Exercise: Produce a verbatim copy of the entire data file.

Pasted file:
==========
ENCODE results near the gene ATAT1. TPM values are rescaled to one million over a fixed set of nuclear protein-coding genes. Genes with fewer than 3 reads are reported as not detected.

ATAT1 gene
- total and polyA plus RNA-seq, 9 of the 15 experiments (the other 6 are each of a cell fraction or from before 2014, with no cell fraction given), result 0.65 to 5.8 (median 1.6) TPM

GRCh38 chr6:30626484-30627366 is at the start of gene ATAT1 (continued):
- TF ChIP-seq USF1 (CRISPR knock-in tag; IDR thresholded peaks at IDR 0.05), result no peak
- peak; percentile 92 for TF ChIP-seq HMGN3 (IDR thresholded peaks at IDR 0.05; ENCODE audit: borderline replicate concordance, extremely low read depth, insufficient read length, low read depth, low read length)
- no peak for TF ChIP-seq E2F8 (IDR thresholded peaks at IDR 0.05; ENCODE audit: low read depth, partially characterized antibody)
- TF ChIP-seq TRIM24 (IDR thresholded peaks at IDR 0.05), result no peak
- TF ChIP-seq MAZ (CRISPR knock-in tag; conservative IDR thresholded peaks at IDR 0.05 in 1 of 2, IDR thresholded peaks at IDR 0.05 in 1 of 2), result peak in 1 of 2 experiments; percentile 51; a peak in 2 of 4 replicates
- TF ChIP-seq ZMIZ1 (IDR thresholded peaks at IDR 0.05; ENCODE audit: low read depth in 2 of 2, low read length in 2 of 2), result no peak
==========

ENCODE results near the gene ATAT1. TPM values are rescaled to one million over a fixed set of nuclear protein-coding genes. Genes with fewer than 3 reads are reported as not detected.

ATAT1 gene
- total and polyA plus RNA-seq, 9 of the 15 experiments (the other 6 are each of a cell fraction or from before 2014, with no cell fraction given), result 0.65 to 5.8 (median 1.6) TPM

GRCh38 chr6:30626484-30627366 is at the start of gene ATAT1 (continued):
- TF ChIP-seq USF1 (CRISPR knock-in tag; IDR thresholded peaks at IDR 0.05), result no peak
- peak; percentile 92 for TF ChIP-seq HMGN3 (IDR thresholded peaks at IDR 0.05; ENCODE audit: borderline replicate concordance, extremely low read depth, insufficient read length, low read depth, low read length)
- no peak for TF ChIP-seq E2F8 (IDR thresholded peaks at IDR 0.05; ENCODE audit: low read depth, partially characterized antibody)
- TF ChIP-seq TRIM24 (IDR thresholded peaks at IDR 0.05), result no peak
- TF ChIP-seq MAZ (CRISPR knock-in tag; conservative IDR thresholded peaks at IDR 0.05 in 1 of 2, IDR thresholded peaks at IDR 0.05 in 1 of 2), result peak in 1 of 2 experiments; percentile 51; a peak in 2 of 4 replicates
- TF ChIP-seq ZMIZ1 (IDR thresholded peaks at IDR 0.05; ENCODE audit: low read depth in 2 of 2, low read length in 2 of 2), result no peak